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The 'Constitution for the oceans' at stake

On July 12, the Arbitral Tribunal under Annex VII to the United Nations Convention on the Law of the Sea (Unclos) rendered its award on the South China Sea Arbitration. The award expressly ruled that China's claims in the South China Sea, based on its so-called nine-dash line, are contrary to Unclos. The tribunal also decided on the legal status of certain maritime features in the South China Sea and found that no feature in the central part of the South China Sea is entitled to an exclusive economic zone (EEZ) or a continental shelf.

It clearly held that the various activities of China in the South China Sea, such as interference with the activities of the Philippines, large-scale land reclamation and the construction of artificial islands, violate international law.

This arbitration proceeding was initiated by the Philippines in January 2013, against China's claims and activities in the South China Sea. China has denied the jurisdiction of the tribunal to deal with this case, and has completely refused to take part in the proceedings. It has only made its position known through informal means.

However, Annex VII of Unclos, which provides for the procedural rules for the arbitration, expressly states that the absence of a party to the proceedings does not bar its progress. It also stipulates that the award is final and without appeal, and that the parties to the dispute must comply with the award. In other words, as a State party to the Convention, China is legally obliged to comply with the decision.

The South China Sea dispute is a complex one, with a number of countries in dispute with each other, both with respect to sovereignty over islands and maritime areas. We should not expect the award to bring an end to the overall South China Sea dispute.

The territorial dispute over the islands in the South China Sea is outside the scope of the arbitration, and remains unsolved. Quite apart from this issue, however, the maritime aspect of the dispute was complex enough in its own right, due to China's unique claim of historic rights to the waters within the nine-dash line, and also because it was unclear which maritime features in the South China Sea would be entitled to a 200-nautical-mile EEZ and a continental shelf.

The tribunal removed these two uncertain elements from the overall South China Sea dispute by clarifying that the nine-dash line cannot be justified under international law and that no island in the central part of the South China Sea is entitled to a 200-nautical-mile EEZ and a continental shelf.

This resulted in a clear picture in which China is not entitled to make any kind of claim to most of the maritime area of the South China Sea.

The tribunal ruled almost entirely in favour of the Philippines and also found that a number of activities by China were in breach of various provisions of Unclos.

However, as the award itself points out, it is more about building common understandings about entitlement to maritime areas than condemning the unlawful acts by China. Its significance lies in the fact that it addressed the fundamentally different views by the parties of their rights to maritime areas, and indicated what must be commonly accepted in the light of Unclos.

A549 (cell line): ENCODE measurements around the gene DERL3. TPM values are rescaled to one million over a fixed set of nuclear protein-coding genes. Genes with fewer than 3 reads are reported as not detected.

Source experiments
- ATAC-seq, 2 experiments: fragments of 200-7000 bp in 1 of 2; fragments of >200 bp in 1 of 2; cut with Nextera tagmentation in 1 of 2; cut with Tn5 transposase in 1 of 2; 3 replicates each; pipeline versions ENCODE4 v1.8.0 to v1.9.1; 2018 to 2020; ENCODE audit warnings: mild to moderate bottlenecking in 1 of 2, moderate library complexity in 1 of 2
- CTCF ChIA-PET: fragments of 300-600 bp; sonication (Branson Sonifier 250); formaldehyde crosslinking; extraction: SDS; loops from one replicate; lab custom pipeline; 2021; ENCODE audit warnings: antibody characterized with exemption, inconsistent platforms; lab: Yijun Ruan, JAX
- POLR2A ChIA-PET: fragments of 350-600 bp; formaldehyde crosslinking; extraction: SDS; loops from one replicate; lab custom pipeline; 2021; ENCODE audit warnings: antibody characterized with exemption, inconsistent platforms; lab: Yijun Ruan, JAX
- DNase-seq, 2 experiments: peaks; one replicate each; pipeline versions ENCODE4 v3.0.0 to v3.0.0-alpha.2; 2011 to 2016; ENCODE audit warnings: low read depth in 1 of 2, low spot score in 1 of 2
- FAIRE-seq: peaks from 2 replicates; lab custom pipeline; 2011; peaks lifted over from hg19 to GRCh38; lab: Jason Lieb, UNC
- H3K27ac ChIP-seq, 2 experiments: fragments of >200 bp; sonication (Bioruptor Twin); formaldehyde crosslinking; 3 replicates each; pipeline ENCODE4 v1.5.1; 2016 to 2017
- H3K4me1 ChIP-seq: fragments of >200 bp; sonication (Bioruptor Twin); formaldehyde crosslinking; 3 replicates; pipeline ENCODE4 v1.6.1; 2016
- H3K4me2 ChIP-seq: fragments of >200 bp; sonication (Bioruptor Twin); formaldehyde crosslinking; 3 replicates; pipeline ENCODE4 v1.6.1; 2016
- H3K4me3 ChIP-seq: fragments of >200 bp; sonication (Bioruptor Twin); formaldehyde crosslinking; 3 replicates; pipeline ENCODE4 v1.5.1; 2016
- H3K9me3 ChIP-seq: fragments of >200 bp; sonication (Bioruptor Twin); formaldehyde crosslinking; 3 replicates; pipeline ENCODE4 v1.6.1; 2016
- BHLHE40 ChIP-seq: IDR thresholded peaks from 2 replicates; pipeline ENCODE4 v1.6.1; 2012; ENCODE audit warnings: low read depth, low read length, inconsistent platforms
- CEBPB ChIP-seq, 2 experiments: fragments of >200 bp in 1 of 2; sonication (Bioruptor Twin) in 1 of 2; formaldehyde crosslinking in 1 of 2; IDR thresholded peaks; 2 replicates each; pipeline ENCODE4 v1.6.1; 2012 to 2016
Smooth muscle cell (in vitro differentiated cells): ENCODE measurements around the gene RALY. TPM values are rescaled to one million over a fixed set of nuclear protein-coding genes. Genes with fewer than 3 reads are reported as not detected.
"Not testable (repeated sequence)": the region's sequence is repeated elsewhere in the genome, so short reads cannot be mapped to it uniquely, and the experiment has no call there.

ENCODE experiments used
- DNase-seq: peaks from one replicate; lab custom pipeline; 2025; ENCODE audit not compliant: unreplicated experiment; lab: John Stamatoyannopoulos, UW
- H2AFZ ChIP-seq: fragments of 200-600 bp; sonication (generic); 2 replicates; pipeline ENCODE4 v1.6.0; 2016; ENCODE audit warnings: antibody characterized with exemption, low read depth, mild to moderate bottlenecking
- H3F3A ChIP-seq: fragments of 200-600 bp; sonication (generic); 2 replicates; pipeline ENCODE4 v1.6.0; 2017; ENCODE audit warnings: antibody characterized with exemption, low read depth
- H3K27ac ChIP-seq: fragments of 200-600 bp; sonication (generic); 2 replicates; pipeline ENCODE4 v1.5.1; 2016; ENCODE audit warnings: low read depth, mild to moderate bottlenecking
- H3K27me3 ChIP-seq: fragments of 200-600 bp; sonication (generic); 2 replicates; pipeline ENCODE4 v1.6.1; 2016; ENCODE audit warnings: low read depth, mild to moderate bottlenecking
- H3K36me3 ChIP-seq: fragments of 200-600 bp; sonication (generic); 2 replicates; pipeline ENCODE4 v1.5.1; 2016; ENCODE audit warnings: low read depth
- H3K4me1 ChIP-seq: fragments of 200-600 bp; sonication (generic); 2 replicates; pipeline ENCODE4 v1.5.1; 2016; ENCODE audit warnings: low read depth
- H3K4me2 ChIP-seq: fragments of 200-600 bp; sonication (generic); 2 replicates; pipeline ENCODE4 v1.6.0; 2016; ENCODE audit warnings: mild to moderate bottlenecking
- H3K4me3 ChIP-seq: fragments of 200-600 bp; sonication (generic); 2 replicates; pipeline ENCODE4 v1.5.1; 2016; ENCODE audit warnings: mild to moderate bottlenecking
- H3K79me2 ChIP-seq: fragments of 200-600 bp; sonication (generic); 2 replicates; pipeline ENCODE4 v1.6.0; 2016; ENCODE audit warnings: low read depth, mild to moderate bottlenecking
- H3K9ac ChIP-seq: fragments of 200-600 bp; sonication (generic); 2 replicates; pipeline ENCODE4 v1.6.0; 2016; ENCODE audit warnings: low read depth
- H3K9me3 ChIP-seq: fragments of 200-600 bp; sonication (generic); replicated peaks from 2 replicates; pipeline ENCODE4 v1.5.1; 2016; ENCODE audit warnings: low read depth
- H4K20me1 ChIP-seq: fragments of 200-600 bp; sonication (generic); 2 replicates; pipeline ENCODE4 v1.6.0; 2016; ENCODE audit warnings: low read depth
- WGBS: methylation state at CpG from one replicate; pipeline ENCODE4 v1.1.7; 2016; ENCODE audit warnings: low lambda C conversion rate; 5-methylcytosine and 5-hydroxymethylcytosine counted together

It is indispensable to have such common understandings, if the parties in the South China Sea dispute are to proceed on a path towards its resolution.

In this sense, the award is a major step forward towards the resolution of this entangled dispute. However, this also means that the prospects for the resolution of the dispute will be further diminished if China insists on its one-sided claim and refuses to comply with the award.

The award of the Arbitral Tribunal also has significant implications beyond the South China Sea dispute for the maintenance of the international order at sea.

Ambassador Tommy Koh of Singapore, who presided over the Third United Nations Conference on the Law of the Sea which gave birth to Unclos, referred to this convention as a "Constitution for the oceans".

Worthy of such description, Unclos prescribes the fundamentals of the present maritime order in a manner that balances the rights of coastal states and the navigational rights of other states. Claims to maritime areas not based on the convention may lead to the destruction of that balance, and are a challenge to the international order of the oceans. From this viewpoint, countries should unite to persuade China to comply with the award.

Ever since the Philippines lodged its case, China has been criticising the move as aggravating the dispute in the South China Sea. Recently, China has also begun to claim that many countries actually support its position.

However, such efforts towards justifying non-compliance with the award wholly miss the point. The reason Unclos provides for a compulsory dispute-settlement procedure is to prevent the balance embodied in the convention from being undermined by one-sided interpretation of its provisions.

The use of the mechanism by the Philippines was very much in line with what was intended under the convention. By signing and ratifying Unclos, the parties to the convention have committed themselves to resolve disputes based on international law through the dispute-settlement mechanism.

Even if there is political support from other countries, this cannot justify a departure from the existing legal framework. Whether China complies with the award is directly connected to the question of whether or not it intends to act within the existing legal framework as a responsible global power.

•The writer is Associate Professor at the School of Law, Tohoku University, Japan.

A version of this article appeared in the print edition of The Straits Times on July 20, 2016, with the headline 'The 'Constitution for the oceans' at stake'. Print Edition | Subscribe